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♪ . melissa: so the summer heat may be dying down but the debate on tracking is heating up. environmentalist calls it by far the decade's best green energy option. even says it is good for the environment. he is also the author of, cool it. he joins me. thank you so much for coming on the show. >> thank you. melissa: this is really interesting connection to me, you make the point in the united states carbon emissions have gone down. >> below 1991 levels. melissa: wow. >> actually per capita you're down below what you emitted when eisenhower --. melissa: isn't that because people are driving less and going out buying their priuses and their, you know, whatever else? >> there is a tiny bit of that but the vast majority is because you have stopped using coal to produce electricity. you started using gas. we've gone from gas use used to be 20% and coal about 50. now it is 32, 32. basically making fracking so cheap you've achieved what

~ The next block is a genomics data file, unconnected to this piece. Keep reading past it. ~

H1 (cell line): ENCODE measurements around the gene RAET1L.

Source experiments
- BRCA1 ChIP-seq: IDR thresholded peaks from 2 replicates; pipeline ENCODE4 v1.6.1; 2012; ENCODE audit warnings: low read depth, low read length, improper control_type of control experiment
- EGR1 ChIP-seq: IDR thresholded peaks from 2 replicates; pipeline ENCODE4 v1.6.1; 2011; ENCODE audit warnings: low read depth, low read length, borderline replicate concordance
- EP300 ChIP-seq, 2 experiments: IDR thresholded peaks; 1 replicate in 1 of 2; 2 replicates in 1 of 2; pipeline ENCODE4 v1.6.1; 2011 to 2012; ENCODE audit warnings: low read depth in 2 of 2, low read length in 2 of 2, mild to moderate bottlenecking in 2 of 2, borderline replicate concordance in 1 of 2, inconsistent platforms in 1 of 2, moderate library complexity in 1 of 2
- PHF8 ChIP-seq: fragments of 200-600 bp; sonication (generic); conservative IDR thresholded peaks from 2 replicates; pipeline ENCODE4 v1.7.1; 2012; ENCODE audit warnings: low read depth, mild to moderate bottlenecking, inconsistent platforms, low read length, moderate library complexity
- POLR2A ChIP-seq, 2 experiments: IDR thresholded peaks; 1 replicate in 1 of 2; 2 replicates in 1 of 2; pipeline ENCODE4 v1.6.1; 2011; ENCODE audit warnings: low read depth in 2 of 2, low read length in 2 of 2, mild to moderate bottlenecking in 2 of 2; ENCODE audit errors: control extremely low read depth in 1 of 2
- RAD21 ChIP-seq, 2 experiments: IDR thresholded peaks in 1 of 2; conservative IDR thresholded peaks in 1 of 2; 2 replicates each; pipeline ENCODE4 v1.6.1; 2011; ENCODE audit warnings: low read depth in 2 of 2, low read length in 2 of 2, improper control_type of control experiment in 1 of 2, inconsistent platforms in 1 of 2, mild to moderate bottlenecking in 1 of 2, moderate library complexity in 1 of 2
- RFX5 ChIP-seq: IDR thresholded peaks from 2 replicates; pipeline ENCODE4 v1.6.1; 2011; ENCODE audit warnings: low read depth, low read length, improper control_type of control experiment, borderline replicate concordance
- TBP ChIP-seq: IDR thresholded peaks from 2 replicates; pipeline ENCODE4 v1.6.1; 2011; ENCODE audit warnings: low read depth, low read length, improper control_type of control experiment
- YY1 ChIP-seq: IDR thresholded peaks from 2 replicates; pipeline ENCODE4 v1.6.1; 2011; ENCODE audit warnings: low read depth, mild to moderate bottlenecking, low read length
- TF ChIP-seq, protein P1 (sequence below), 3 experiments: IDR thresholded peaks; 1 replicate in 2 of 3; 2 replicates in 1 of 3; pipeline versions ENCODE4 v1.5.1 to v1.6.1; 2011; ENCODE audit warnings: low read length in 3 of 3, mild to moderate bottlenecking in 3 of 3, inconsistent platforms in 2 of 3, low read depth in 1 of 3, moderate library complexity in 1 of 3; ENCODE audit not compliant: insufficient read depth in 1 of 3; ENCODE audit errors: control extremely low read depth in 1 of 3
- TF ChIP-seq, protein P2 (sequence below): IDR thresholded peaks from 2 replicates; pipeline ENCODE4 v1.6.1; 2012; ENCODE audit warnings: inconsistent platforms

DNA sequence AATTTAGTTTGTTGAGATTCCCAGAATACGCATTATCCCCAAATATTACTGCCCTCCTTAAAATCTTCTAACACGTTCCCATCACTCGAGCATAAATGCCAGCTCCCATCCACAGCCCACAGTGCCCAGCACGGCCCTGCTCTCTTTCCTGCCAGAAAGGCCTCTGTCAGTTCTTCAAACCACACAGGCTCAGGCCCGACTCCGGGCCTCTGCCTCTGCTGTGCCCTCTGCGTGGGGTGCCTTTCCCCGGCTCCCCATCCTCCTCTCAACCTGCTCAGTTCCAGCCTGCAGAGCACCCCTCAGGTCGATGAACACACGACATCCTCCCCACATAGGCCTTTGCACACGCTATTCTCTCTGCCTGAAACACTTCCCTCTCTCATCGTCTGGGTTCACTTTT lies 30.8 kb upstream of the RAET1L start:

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nobody else was able to do, namely we dramatically lowered our carbon emissions. you lowered it twice as much as everyone else, european union, key yot toe -- kyoto protocol managed to do. melissa: there was such a glut of gas. hurricane katrina it was up to $15. now two bucks. so cheap and so plentiful. a lot of people don't want to sort of embrace the idea this is actually good for the environment still after all a fossil fuel. >> it is. it is not the end of the solution to climate change. listen we tried for 20 years with kyoto and e.u. definitely wanted to do a lot of good. i'm from europe. we ended up paying 20 or $30 billion to cut carbon emissions half what you guys done and done it for free. actually you made money doing it because you also got cheaper energy. that is the way forward. also for china and india and everyone else. melissa: that is the argument too. a lot of people who are